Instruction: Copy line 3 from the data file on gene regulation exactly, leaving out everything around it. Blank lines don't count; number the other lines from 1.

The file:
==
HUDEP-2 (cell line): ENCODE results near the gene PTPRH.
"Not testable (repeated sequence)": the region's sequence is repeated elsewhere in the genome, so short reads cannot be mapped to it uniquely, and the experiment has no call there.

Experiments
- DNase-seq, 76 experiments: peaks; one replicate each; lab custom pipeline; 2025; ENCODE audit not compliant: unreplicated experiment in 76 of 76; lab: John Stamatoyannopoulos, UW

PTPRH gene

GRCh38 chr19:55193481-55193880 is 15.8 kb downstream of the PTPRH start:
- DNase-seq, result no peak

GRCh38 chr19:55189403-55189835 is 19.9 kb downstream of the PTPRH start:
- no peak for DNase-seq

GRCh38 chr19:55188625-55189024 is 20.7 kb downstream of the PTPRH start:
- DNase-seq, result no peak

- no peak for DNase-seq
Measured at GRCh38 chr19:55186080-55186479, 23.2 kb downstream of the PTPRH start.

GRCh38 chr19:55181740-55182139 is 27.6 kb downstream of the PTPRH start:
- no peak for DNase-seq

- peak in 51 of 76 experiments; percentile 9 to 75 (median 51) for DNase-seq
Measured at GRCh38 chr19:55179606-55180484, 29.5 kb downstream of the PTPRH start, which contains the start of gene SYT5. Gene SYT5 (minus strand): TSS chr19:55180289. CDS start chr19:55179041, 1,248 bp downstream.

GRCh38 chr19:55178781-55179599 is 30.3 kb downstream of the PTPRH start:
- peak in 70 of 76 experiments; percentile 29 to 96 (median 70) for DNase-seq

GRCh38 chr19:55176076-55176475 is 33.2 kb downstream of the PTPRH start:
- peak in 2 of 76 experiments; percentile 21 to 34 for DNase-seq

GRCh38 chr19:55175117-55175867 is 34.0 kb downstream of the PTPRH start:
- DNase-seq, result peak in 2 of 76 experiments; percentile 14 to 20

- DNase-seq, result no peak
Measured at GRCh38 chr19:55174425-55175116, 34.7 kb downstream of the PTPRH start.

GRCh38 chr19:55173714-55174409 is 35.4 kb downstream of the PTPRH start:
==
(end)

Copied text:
Experiments